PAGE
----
Songwriters On Songwriting is absolutely fantastic in its hefty 750-page entirety, featuring fifty-one more equally dimensional and insightful conversations with such icons as Suzanne Vega, Bob Dylan, Leonard Cohen, k.d. lang, David Byrne, and Neil Young. Complement it with writers on writing.

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09 MAY, 2014

David Lynch on Where Ideas Come From and the Fragmentary Nature of Creativity

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How to throw bait in the river of ideation.

As soon as we ask what creativity is, we invariably ponder the essential question of where good ideas come from and how we can coax them into manifesting. In 1926, Graham Wallace proposed a pioneering model for the four stages of the creative process, which was adapted into a five-step “technique for producing ideas” in 1939, and went on to influence present theories about the creative process. But despite what psychologists may delineate, the best answers come from the trenches and the front lines — from the artists, writers, inventors, and other creative troopers who summon and wrangle ideas for a living.

In this fantastic conversation at the Brooklyn Academy of Music, LIVE from the NYPL host and interviewer extraordinaire Paul Holdengräber poses this very question — where do ideas come from? — to legendary director David Lynch.

Lynch, who answers with equal parts irreverence and insight, speaks to the fragmentary nature of creativity and its combinatorial quality, echoing Arthur Koetsler’s seminal 1964 “bisociation theory” of how creativity works.

An idea comes — and you see it, and you hear it, and you know it…

We don’t do anything without an idea. So they’re beautiful gifts. And I always say, you desiring an idea is like a bait on a hook — you can pull them in. And if you catch an idea that you love, that’s a beautiful, beautiful day. And you write that idea down so you won’t forget it. And that idea that you caught might just be a fragment of the whole — whatever it is you’re working on — but now you have even more bait. Thinking about that small fragment — that little fish — will bring in more, and they’ll come in and they’ll hook on. And more and more come in, and pretty soon you might have a script — or a chair, or a painting, or an idea for a painting.

[They come], more often than not, in small fragments.

Pair with Lynch on the role of meditation in creative work, then revisit more explorations of how ideas are born from Neil Gaiman, Rod Serling, and Alice Walker.

Photograph courtesy of BAM

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02 MAY, 2014

Pixar Cofounder Ed Catmull on Failure and Why Fostering a Fearless Culture Is the Key to Groundbreaking Creative Work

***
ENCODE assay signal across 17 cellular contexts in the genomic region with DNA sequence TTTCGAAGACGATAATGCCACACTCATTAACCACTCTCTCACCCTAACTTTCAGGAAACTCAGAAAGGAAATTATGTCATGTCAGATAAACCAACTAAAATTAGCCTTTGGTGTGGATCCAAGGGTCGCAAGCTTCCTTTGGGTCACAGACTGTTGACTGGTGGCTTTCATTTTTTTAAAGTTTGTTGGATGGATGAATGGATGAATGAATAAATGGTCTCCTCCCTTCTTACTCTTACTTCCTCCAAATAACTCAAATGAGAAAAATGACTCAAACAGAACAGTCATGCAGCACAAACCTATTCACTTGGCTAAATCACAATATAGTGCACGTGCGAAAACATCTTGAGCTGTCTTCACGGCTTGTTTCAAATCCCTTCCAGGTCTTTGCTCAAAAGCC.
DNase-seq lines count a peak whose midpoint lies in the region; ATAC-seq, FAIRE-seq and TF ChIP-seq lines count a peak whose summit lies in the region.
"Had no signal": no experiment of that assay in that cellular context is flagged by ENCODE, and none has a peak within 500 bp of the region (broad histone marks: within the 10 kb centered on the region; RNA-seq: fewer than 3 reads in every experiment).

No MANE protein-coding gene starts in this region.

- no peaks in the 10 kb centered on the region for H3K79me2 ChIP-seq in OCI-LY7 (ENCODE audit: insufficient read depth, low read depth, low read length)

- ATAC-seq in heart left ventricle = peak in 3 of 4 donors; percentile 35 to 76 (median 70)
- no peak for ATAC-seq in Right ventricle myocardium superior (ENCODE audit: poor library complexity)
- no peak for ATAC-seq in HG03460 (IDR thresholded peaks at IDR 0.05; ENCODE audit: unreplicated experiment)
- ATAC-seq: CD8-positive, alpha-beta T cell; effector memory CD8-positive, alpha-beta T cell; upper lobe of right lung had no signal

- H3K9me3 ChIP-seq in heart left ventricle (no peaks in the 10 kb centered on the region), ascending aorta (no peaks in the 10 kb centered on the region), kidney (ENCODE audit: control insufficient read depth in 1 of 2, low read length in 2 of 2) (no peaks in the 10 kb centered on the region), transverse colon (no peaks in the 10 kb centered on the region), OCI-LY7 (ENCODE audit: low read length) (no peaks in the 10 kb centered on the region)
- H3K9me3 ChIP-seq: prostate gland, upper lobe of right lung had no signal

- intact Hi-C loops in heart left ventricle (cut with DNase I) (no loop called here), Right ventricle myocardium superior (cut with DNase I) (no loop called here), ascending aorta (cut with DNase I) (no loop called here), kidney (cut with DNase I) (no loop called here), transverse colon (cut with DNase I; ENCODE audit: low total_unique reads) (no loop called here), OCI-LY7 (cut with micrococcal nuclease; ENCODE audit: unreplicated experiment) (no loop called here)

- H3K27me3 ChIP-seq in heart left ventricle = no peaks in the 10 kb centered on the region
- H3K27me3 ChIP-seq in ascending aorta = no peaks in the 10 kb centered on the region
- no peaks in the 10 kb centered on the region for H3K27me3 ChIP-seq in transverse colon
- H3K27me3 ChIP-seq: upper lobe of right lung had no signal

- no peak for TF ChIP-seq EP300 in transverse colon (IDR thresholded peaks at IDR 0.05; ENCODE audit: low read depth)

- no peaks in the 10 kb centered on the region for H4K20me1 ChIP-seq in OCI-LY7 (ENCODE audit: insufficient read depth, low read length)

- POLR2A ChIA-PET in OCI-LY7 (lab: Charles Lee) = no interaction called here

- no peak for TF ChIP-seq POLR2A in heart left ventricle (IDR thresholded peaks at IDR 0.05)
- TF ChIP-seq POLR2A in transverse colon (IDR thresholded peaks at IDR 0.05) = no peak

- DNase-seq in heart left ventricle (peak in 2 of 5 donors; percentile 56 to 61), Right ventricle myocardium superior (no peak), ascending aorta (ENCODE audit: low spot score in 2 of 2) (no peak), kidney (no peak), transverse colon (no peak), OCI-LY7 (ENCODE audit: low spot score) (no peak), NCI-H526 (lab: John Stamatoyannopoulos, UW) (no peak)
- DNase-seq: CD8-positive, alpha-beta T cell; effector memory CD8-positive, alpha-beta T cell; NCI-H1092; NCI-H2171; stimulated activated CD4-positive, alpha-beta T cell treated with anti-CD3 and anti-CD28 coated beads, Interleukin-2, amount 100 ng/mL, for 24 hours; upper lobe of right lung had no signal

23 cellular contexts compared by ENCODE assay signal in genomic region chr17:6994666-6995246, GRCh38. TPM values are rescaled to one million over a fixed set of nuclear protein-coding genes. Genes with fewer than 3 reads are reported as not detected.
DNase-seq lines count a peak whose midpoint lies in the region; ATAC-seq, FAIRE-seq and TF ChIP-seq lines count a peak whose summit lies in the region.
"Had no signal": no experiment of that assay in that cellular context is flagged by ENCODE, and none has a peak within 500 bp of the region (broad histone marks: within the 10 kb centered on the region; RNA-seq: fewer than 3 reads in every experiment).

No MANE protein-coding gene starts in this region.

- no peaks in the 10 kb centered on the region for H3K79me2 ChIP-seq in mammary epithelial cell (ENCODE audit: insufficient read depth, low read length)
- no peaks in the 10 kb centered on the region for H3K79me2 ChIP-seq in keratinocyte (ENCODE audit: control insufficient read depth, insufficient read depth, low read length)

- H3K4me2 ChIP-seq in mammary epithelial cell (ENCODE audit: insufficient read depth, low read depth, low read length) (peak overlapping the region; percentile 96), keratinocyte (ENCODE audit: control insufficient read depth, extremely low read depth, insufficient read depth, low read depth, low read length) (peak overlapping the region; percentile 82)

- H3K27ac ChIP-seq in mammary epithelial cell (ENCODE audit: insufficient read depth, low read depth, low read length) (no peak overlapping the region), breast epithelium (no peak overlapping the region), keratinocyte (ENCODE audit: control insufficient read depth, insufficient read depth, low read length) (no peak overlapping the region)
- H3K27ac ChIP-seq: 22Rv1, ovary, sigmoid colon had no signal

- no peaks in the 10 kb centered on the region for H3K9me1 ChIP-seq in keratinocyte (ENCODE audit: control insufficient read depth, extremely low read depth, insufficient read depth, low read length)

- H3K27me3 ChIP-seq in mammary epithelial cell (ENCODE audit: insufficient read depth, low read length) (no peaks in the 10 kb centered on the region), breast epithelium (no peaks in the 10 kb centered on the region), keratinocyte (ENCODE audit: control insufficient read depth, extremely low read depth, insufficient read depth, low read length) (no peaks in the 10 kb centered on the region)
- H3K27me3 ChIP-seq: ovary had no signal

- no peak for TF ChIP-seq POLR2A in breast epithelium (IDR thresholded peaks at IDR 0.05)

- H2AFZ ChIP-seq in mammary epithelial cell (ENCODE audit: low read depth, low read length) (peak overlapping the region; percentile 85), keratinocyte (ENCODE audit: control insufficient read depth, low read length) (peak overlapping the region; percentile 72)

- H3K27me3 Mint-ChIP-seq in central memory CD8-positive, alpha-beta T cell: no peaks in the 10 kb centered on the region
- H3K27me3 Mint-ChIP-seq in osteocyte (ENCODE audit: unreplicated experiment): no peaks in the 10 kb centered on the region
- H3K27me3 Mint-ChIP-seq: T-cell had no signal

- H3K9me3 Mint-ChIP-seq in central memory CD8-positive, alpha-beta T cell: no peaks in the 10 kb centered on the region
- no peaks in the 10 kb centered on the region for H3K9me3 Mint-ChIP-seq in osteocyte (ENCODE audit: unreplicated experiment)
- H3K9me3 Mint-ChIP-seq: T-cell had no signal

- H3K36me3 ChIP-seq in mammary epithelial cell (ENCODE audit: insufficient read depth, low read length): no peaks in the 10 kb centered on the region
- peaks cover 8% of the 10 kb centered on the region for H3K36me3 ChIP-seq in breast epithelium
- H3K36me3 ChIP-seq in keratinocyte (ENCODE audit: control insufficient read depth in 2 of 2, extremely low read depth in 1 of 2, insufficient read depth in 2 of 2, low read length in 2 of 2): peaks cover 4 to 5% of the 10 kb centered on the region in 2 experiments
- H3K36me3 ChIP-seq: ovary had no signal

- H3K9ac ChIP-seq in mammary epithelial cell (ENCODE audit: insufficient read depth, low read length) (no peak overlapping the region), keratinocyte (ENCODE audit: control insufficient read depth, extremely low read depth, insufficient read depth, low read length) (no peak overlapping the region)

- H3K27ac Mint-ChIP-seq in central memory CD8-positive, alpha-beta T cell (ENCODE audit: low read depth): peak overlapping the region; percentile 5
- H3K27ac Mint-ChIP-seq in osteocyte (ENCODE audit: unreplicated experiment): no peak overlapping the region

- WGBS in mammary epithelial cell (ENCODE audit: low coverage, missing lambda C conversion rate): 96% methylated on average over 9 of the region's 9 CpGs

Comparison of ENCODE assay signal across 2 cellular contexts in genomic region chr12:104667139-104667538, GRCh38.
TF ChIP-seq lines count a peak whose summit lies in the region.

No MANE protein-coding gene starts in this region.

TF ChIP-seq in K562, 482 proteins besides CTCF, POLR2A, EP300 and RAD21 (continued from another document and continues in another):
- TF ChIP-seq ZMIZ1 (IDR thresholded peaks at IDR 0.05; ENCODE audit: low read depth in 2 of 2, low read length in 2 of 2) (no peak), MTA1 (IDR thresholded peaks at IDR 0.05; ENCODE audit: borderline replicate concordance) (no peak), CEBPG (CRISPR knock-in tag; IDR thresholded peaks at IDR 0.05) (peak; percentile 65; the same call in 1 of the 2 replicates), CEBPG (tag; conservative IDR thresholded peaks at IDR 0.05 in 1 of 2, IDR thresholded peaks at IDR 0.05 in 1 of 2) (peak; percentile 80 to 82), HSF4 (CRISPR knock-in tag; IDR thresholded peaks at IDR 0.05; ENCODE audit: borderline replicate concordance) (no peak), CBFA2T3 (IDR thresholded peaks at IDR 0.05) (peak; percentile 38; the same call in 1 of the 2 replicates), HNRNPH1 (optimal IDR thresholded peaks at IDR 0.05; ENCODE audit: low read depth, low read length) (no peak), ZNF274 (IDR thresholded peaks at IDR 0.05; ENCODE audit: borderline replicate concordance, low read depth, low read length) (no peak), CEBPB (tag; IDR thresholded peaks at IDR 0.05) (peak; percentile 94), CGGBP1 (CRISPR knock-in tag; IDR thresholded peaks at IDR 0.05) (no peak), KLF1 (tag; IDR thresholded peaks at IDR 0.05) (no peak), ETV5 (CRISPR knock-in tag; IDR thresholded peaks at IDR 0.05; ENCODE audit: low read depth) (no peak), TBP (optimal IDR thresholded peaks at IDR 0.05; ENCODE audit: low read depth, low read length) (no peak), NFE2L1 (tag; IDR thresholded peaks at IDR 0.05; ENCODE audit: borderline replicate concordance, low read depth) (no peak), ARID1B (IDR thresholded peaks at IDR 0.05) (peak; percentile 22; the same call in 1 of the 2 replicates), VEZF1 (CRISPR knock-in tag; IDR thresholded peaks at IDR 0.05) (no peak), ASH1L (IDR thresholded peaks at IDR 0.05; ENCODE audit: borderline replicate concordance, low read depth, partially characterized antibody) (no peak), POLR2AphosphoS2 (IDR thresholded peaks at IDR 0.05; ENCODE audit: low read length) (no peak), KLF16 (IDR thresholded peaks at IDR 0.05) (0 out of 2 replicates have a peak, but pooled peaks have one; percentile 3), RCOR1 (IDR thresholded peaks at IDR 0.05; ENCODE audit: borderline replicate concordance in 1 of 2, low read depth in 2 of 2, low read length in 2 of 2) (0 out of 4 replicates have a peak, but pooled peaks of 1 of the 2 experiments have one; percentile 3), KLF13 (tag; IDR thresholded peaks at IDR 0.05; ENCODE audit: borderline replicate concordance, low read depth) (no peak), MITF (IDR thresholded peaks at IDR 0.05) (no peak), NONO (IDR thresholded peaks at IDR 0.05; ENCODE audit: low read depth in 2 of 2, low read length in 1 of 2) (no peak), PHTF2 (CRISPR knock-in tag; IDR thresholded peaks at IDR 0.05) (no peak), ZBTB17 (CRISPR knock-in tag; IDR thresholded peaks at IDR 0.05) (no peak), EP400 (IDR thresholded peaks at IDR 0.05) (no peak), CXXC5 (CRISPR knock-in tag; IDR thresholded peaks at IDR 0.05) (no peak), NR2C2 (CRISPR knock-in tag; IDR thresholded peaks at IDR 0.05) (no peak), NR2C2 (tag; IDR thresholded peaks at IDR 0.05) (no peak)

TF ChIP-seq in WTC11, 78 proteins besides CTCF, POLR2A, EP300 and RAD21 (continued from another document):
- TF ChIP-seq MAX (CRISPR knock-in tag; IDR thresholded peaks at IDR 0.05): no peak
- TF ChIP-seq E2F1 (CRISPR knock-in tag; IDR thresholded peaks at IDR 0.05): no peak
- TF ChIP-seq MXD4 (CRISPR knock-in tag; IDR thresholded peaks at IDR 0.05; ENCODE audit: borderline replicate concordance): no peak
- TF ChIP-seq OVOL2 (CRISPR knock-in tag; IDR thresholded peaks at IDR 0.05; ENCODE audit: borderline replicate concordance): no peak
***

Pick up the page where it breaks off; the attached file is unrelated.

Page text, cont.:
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Why the greatest enemy of creative success is the attempt to fortify against failure.

“Make New Mistakes. Make glorious, amazing mistakes. Make mistakes nobody’s ever made before,” Neil Gaiman urged in his commencement-address-turned-manifesto-for-the-creative life. “The chief trick to making good mistakes is not to hide them — especially not from yourself,” philosopher Daniel Dennett asserted in his magnificent meditation on the dignity and art-science of making mistakes. And yet most of us, being human and thus fallible yet proud, go to excruciating lengths to avoid making mistakes, then once we inevitably do, we take great pains to hide them from ourselves and the world. But this, argues Pixar cofounder Ed Catmull with the help of journalist Amy Wallace in an especially enthralling chapter of the altogether excellent Creativity, Inc.: Overcoming the Unseen Forces That Stand in the Way of True Inspiration (public library), is a grave mistake itself — not only from an abstract moral standpoint, but also as a practical strategy for cultivating a strong creative culture in a company and an entrepreneurial spirit within ourselves as individuals.

What makes Catmull, who created Pixar along with Steve Jobs and John Lasseter and is now president of Pixar Animation and Disney Animation, particularly compelling is his yin-yang balance of seeming opposites — he is incredibly intelligent in a rationally-driven way yet sensitive to the poetic, introspective yet articulate, has a Ph.D. in computer science but is also the recipient of five Academy Awards for his animation work. This crusade to uncouple fear and failure is thus delivered not with the detached and vacant preachiness of self-help books and lifestyle manuals but with the sensitive sagacity of someone who has been, and continues to be, on the front lines of truly pioneering creative work.